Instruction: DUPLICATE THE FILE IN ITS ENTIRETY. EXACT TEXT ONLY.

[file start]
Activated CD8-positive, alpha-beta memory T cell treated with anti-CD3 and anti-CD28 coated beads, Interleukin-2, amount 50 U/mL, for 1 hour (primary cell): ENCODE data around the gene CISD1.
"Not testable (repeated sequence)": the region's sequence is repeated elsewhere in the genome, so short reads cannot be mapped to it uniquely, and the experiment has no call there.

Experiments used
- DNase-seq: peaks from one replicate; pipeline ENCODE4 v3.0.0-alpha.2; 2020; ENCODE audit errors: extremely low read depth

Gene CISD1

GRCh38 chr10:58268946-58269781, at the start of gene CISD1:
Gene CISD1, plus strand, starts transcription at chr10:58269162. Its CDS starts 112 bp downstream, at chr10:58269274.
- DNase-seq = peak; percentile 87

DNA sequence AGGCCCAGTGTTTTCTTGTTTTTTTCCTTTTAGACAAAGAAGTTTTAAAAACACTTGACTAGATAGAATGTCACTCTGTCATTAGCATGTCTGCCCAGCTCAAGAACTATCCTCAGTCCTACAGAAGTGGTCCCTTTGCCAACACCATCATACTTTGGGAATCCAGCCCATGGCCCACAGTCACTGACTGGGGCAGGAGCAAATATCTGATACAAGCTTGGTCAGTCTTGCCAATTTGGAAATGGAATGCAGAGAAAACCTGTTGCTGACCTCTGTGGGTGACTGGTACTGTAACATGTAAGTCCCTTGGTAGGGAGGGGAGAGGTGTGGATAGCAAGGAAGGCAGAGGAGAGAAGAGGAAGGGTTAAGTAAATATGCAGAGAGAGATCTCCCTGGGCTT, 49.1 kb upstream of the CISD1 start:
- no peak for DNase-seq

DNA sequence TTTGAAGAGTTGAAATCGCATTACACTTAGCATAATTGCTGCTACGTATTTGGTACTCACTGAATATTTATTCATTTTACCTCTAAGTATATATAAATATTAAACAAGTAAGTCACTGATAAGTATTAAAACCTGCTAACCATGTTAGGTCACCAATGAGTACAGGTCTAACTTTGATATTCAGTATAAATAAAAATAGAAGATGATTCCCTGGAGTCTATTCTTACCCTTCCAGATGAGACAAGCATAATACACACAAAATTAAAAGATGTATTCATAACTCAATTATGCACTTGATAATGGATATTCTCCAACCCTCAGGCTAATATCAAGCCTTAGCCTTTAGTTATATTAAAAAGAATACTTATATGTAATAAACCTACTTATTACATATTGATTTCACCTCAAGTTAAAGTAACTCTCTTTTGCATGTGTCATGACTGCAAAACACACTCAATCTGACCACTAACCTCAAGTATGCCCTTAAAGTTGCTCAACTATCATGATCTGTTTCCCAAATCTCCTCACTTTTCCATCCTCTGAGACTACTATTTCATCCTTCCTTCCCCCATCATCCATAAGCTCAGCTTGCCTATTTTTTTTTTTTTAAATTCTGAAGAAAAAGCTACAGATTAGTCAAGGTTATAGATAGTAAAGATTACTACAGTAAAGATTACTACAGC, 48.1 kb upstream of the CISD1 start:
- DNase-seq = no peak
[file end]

Activated CD8-positive, alpha-beta memory T cell treated with anti-CD3 and anti-CD28 coated beads, Interleukin-2, amount 50 U/mL, for 1 hour (primary cell): ENCODE data around the gene CISD1.
"Not testable (repeated sequence)": the region's sequence is repeated elsewhere in the genome, so short reads cannot be mapped to it uniquely, and the experiment has no call there.

Experiments used
- DNase-seq: peaks from one replicate; pipeline ENCODE4 v3.0.0-alpha.2; 2020; ENCODE audit errors: extremely low read depth

Gene CISD1

GRCh38 chr10:58268946-58269781, at the start of gene CISD1:
Gene CISD1, plus strand, starts transcription at chr10:58269162. Its CDS starts 112 bp downstream, at chr10:58269274.
- DNase-seq = peak; percentile 87

DNA sequence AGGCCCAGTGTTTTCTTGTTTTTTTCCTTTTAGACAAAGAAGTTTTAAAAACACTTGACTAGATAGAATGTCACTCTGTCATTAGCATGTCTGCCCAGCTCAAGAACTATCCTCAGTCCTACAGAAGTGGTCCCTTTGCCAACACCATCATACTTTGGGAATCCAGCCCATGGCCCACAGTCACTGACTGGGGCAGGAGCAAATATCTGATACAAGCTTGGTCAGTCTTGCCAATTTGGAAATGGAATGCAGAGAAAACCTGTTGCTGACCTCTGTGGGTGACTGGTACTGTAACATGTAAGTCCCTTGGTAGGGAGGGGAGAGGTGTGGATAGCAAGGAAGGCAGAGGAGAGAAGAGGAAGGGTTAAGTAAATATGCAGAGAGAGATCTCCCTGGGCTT, 49.1 kb upstream of the CISD1 start:
- no peak for DNase-seq

DNA sequence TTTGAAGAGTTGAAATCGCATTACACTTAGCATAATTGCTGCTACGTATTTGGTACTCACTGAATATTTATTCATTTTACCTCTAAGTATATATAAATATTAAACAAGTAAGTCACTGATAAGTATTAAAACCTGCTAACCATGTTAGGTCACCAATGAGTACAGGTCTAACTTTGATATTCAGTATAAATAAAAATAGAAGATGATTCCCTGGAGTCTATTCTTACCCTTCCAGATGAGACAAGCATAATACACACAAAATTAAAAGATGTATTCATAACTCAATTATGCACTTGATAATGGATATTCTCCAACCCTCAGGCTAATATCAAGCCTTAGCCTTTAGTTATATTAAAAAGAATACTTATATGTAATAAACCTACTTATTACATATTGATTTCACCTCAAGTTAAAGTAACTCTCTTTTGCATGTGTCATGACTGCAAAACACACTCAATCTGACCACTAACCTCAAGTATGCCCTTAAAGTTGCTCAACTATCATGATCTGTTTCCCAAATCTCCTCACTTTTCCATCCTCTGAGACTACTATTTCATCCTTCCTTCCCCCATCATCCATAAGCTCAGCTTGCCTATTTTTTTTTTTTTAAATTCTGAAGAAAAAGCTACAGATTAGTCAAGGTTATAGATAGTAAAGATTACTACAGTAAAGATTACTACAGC, 48.1 kb upstream of the CISD1 start:
- DNase-seq = no peak